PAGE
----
Seems pretty innocent, right? Well, not for me... not after this weekend. You see, my husband and I went to a local ministry fundraiser on Friday. I was already extremely hesitant about going because, to be quite honest, we had very little money to give. But, putting my pride aside, I knew that God wanted us to go... I couldn't tell you why (and my husband was more than eager to know God's reasoning because he wanted to stay home!). So we met up with some friends and had a really great time. At the end of the night, it was time to give our donation. I was already starting to fill out the envelope when MY HUSBAND told me to give more. I looked at him like he was crazy... for two reasons: #1 My husband NEVER says "give more" and #2 the only thing left to give was our grocery money for the week... and that is NOT an exaggeration. I can show you my checkbook!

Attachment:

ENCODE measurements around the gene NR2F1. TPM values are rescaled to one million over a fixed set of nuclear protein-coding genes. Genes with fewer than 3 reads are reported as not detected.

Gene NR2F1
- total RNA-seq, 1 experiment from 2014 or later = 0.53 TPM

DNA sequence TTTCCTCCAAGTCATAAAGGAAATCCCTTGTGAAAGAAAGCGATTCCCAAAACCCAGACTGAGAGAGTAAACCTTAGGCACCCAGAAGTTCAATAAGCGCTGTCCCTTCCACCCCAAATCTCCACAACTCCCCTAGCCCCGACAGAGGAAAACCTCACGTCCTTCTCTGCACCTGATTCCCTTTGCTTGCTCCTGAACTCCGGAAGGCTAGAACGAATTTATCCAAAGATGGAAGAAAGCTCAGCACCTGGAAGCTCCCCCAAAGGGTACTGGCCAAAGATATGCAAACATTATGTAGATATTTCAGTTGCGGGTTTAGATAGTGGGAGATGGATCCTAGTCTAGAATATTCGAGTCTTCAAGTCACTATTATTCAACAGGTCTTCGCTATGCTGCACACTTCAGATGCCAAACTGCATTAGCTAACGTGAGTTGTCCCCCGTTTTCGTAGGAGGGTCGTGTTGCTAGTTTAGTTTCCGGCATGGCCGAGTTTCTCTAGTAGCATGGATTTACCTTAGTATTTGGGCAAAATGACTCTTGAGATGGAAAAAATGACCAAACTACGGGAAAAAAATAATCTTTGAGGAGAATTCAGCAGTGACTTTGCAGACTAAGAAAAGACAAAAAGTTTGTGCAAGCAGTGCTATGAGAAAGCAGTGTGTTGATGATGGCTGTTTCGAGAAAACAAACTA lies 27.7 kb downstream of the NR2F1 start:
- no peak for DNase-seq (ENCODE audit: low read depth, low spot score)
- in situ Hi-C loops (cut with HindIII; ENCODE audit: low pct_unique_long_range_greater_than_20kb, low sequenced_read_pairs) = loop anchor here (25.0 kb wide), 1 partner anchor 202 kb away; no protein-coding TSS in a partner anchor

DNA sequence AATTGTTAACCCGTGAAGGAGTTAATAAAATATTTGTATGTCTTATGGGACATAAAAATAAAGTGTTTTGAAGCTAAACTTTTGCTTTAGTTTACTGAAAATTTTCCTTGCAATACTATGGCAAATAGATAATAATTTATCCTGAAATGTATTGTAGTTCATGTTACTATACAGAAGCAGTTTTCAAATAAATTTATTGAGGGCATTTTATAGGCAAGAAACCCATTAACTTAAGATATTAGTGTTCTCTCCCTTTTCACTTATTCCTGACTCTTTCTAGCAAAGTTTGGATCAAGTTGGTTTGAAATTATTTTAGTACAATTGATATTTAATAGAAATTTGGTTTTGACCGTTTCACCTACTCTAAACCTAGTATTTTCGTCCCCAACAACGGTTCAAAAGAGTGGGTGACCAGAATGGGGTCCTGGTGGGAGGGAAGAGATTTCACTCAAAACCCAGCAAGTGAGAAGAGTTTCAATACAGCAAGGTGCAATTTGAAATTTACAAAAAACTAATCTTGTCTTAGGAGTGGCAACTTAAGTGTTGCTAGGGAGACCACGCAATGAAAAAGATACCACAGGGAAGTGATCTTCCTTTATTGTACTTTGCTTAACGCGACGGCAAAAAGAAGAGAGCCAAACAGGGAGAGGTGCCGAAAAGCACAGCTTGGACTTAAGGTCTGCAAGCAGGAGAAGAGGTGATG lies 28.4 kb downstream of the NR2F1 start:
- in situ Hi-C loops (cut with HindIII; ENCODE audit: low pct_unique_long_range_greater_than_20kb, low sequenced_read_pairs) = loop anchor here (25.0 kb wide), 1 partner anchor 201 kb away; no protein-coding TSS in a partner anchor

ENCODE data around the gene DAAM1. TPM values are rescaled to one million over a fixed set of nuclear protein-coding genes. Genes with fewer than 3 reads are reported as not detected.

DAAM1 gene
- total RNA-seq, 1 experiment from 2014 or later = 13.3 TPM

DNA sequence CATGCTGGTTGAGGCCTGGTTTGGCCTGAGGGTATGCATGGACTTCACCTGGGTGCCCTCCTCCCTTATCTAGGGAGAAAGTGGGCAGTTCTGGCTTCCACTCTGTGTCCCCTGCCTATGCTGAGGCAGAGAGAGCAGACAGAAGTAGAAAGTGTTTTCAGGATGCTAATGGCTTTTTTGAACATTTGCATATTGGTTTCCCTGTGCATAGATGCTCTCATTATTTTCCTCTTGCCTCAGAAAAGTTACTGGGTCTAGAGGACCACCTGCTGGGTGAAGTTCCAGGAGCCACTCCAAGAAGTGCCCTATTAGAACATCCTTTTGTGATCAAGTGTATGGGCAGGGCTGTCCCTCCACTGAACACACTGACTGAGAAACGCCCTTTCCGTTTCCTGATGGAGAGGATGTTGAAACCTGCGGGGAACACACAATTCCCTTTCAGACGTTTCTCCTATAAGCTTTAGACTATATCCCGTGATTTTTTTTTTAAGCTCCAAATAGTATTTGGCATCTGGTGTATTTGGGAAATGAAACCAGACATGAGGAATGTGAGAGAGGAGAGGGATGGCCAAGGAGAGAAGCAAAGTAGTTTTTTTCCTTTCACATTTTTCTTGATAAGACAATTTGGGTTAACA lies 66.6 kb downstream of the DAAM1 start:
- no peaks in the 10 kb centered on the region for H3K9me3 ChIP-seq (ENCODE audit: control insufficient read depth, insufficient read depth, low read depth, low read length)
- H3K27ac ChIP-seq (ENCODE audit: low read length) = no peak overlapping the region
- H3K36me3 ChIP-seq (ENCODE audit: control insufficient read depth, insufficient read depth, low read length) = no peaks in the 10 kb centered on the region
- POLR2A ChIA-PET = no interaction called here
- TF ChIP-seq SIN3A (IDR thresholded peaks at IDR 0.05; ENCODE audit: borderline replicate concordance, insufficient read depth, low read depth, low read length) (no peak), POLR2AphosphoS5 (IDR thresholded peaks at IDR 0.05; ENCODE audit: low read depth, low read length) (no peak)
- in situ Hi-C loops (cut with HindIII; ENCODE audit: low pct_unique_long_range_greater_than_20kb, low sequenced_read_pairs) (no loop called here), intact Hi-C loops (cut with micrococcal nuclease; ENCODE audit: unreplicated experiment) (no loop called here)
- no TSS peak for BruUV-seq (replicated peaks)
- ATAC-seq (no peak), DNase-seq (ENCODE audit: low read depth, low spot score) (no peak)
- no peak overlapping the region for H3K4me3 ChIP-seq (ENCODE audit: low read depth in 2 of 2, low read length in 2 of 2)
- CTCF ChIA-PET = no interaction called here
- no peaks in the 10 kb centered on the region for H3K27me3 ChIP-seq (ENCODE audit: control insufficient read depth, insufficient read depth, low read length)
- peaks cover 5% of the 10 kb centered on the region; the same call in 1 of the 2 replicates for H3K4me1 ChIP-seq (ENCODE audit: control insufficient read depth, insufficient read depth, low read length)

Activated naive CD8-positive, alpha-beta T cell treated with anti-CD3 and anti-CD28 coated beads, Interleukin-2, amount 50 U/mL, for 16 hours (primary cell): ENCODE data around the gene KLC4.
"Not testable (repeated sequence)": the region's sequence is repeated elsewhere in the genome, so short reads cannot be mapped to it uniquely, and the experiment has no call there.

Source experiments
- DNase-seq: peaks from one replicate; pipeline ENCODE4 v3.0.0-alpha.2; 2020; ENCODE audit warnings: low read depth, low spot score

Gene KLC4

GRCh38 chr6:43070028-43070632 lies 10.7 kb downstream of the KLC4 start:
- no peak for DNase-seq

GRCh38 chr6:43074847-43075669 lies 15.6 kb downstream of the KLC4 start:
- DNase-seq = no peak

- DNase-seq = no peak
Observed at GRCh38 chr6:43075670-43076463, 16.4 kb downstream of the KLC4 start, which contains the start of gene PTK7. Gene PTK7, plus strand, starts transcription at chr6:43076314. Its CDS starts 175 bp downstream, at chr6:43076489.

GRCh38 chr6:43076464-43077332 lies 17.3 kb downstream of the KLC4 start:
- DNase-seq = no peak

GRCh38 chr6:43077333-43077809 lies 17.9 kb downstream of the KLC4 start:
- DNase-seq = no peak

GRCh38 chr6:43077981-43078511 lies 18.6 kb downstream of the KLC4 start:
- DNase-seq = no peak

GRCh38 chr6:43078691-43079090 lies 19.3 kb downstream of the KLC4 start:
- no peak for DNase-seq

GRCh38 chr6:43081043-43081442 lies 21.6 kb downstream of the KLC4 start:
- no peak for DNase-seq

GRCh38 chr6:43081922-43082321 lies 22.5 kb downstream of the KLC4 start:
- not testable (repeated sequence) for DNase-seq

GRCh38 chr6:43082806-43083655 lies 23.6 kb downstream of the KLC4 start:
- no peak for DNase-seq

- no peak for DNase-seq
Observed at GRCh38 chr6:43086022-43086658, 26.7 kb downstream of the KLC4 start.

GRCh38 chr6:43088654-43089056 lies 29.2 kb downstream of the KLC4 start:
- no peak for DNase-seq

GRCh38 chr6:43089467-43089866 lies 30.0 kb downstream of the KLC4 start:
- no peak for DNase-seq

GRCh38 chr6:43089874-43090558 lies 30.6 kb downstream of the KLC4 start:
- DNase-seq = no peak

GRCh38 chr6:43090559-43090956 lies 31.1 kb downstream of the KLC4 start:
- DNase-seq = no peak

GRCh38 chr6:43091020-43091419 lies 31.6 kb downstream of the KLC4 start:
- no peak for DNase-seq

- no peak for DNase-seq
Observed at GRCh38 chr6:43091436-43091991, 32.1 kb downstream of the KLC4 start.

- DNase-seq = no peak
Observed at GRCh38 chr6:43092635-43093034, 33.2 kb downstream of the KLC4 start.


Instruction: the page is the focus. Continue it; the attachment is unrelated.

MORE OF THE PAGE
I was flabbergasted... shocked. And this is coming from a woman that wrote a $1000 check to a local Christian radio station because she knew God wanted her to do it... and if you read my blog earlier this year, you know what God did with that! So then, why was this so hard for me? Well, I figured out the answer this morning... and I'm so horribibly ashamed of my response. But, what I'm more ashamed of is what happened as a result of my unwillingness to trust God. You see, all that was left in our account, after our donation at the fundraiser, was enough to give to our church for the next two weeks. But, instead of giving the money on Sunday, I just held on to it... rationalizing that we've given enough... SERIOUSLY, I THOUGHT THIS! It's no wonder I've been feeling this way for the past two days. There is no way in the world that I could give enough. I could empty out my checking account, my savings account, sell my house and all my possessions... it would never be enough. But, for this one moment, I allowed myself to believe that I had a right to hoard some of that money for myself. For what, I don't know... probably just out of fear of seeing $0 on the balance sheet... which can be a scary thing when there's still another 8 days to the next paycheck.